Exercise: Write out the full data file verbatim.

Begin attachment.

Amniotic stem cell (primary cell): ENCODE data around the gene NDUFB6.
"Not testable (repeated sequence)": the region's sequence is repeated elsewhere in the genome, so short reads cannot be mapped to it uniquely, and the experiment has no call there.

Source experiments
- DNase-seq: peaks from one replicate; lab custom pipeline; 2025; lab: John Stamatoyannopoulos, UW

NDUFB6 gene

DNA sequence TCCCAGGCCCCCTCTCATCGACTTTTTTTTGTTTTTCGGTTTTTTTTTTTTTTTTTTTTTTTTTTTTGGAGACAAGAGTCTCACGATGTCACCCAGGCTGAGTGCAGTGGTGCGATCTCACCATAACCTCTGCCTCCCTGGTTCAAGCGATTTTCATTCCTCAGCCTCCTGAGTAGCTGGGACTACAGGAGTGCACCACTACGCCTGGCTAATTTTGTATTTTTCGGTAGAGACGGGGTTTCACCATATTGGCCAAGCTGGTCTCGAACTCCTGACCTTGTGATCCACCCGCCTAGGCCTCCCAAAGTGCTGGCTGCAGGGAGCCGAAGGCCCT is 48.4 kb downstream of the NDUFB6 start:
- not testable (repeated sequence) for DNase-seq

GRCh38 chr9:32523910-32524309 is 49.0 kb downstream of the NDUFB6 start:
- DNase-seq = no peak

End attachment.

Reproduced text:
Amniotic stem cell (primary cell): ENCODE data around the gene NDUFB6.
"Not testable (repeated sequence)": the region's sequence is repeated elsewhere in the genome, so short reads cannot be mapped to it uniquely, and the experiment has no call there.

Source experiments
- DNase-seq: peaks from one replicate; lab custom pipeline; 2025; lab: John Stamatoyannopoulos, UW

NDUFB6 gene

DNA sequence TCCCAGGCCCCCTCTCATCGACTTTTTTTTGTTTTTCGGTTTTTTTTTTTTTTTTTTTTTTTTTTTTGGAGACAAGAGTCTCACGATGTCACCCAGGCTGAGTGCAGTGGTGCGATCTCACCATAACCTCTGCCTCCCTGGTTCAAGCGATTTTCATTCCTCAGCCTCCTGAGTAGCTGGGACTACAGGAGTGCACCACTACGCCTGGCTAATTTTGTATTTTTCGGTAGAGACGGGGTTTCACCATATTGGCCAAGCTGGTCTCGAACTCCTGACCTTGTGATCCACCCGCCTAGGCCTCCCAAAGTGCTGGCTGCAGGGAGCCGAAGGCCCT is 48.4 kb downstream of the NDUFB6 start:
- not testable (repeated sequence) for DNase-seq

GRCh38 chr9:32523910-32524309 is 49.0 kb downstream of the NDUFB6 start:
- DNase-seq = no peak